Insurance companies rely on the very profitable ‘term’ insurance. Statistically, there is a very small likelihood that term insurance policies will be claimed given that people tend to cancel their policies as premiums ramp up upon the renewal of each term – i.e. ‘Term 10’ locks in premiums for 10 years and for owners to renew for an additional 10-year term, costs escalate. When policy owners enter their thirties and forties, the costs escalate rapidly.

In most cases, term insurance contracts also expire (without the option to renew) between the ages of 75-85, depending on the insurance company. For short to mid-term needs, term insurance can be cost effective, however for the mid to long term it is inefficient.

For example, a healthy non-smoking Male age 50 takes out a $500,000 life insurance policy to protect his wife and children should he pass away prematurely. His death would result in the loss of his income and savings from that income. Assuming that his age of passing was 85, here is an illustration comparing ‘Term’ with ‘Permanent’ insurance premiums:

Term 10 Life Insurance – renewable to age 85
$860/yr for the first 10 years $7,105/yr next 10 $19,455/yr next 10 $52,800/yr next 5 (to age 85)


Permanent Life Insurance – Level and Locked in rates for Life
$5,520/year to age 85


Initially people looking at the pricing in this very common scenario would say $860 vs. $5,520 seems crazy for the same $500,000 policy face amount. However, when you look at matching the right product with the need, sometimes the best and by far most cost effective solution is not what initially appears obvious. When crunching the numbers and looking longer term at the bigger picture, the opposite surprise generally holds true.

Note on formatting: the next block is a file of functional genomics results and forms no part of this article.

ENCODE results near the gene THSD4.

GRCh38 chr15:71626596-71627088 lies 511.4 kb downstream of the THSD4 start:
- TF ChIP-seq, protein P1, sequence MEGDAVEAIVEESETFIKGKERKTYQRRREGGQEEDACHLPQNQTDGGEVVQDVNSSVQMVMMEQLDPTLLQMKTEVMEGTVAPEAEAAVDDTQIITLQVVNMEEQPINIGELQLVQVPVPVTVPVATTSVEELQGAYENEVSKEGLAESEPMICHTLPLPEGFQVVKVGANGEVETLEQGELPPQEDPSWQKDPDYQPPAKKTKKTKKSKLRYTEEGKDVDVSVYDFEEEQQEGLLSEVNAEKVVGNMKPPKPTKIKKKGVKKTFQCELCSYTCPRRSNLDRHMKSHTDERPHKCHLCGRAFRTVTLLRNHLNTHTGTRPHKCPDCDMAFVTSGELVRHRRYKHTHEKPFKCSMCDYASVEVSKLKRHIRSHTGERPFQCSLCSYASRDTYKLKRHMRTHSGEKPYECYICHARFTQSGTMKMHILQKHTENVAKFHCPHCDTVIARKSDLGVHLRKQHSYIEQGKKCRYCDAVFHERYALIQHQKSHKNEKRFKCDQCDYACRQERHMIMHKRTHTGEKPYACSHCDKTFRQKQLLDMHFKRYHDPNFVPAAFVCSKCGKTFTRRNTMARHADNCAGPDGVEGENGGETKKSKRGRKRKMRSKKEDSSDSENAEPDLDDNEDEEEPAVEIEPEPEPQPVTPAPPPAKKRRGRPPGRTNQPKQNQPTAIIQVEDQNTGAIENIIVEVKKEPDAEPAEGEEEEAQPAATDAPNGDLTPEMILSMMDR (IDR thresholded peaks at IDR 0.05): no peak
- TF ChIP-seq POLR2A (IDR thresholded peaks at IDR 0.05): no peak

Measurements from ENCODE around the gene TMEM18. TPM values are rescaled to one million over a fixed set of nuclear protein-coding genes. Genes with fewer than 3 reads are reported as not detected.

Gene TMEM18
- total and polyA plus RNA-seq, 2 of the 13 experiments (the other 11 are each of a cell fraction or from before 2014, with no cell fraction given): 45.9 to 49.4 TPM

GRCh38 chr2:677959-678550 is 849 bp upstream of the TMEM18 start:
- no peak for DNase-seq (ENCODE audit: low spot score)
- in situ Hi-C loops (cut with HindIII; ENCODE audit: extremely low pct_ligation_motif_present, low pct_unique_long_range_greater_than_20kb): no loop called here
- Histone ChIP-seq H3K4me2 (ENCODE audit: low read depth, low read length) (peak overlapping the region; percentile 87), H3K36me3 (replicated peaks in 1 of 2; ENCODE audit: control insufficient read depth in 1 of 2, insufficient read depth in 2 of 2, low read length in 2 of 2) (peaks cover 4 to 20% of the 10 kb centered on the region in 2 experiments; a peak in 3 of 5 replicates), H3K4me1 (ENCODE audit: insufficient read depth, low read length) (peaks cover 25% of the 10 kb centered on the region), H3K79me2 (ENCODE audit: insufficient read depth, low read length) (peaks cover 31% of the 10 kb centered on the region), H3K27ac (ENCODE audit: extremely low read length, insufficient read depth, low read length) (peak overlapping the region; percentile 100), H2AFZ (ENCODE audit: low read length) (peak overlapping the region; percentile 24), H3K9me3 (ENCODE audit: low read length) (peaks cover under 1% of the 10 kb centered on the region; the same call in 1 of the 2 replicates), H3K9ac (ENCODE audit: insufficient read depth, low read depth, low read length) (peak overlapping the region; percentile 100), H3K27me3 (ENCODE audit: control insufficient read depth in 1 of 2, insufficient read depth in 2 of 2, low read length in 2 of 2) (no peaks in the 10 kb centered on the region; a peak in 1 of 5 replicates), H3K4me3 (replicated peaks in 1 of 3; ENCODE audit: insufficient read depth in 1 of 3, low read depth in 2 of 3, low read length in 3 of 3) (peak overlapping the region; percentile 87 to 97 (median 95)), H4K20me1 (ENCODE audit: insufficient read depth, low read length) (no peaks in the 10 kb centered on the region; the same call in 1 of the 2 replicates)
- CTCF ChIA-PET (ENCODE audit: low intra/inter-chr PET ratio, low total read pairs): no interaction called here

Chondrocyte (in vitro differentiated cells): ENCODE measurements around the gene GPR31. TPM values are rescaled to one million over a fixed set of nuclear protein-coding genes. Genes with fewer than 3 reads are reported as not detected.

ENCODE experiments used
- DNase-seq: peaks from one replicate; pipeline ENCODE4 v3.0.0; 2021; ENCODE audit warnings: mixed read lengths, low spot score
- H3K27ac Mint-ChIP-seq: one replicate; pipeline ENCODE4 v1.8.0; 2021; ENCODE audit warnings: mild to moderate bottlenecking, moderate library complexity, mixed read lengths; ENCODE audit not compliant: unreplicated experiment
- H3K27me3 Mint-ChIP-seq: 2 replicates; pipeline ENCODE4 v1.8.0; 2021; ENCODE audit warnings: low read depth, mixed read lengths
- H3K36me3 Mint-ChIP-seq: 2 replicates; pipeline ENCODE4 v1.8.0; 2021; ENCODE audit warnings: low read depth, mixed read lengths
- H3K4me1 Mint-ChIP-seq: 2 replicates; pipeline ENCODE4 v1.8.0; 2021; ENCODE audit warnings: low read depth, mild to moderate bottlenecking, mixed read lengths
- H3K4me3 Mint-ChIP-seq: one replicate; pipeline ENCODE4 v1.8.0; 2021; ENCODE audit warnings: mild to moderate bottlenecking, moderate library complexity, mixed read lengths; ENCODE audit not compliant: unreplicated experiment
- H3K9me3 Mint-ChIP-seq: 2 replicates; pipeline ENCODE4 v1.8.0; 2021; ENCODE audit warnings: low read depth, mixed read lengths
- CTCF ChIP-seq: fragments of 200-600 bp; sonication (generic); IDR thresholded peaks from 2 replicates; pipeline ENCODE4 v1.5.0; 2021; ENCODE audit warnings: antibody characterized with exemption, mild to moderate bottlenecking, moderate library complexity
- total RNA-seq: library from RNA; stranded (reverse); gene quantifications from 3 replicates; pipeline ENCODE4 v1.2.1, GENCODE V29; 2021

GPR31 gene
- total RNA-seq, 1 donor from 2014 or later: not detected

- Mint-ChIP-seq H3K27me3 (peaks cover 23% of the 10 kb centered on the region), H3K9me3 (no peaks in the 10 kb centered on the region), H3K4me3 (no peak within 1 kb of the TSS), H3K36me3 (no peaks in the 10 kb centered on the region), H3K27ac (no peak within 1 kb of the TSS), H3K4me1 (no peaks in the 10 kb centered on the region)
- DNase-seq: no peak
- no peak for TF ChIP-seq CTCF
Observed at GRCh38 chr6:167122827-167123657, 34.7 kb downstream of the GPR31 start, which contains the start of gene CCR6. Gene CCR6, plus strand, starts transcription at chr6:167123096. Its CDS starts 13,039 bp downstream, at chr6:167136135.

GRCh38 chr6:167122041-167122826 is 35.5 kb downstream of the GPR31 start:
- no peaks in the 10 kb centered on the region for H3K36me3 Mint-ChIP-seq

A total premium outlay to age 85 of $193,212 (for the Permanent Life Insurance) vs. $581,256 (for the Tem 10 Life Insurance) is dramatically more palatable for anybody, over time.

The other very significant reality of these two scenarios is the fact that if I had made the notional year of passing one year later i.e. age 86, the term scenario would NOT have paid out the $500,000 face amount at all. The reason being that the expiry date on this term policy is age 85 (which is just about the latest expiry possible on a term policy). At age 86, 96 or beyond, the permanent policy would still payout the $500,000 face amount.

No wonder that insurance companies enjoy ‘Term’ sales over ‘Permanent’. Industry experience and statistics bear out the fact that fewer than 2% of term life policies ever pay out; a big boost to an insurer’s bottom line.

The window of opportunity on pricing is rapidly declining.

Our very experienced insurance team would be happy to sit down with you (and your spouse) to do a full, no obligation review of your current insurance coverage. We would look at your existing needs both now and going forward. Taking into consideration what would be the most cost effective and tax efficient solutions, to protect you and your family.

Written by Josh Tward, Director of Insurance Operations

How to Get Low Cost Estate Protection


Josh Tward, Director of Insurance Operations, writes, “Clients often ask if they should be concerned with Estate Planning or if it’s only an issue for the wealthy.

The truth is that you don’t have to be wealthy for Estate Planning to be important to you, your spouse, children, grandchildren, etc.    The scale of assets being protected might be different; but no less important to your beneficiaries, & loved ones.

A simple and cost effective way to achieve long term Estate & Tax Protection would be to establish a type of life insurance policy, adapted for Estate Planning purposes.  The insurance in these plans are usually permanent, with locked in & level costs of insurance (COI), for life.  One of the most effective life insurance plans utilized in Estate Planning today is the Joint Last to Die Life Insurance Policy (JLTD); where both spouses are insured on the same policy. The policy pays out upon the passing of the 2nd spouse, thus keeping the cost of insurance lower.  In the insurance industry in this country, there are some interesting variations on JLTD policies, in terms of product features & pricing.  A qualified & experienced insurance broker, in the area of Estate Planning, can adapt the best option for specific client needs.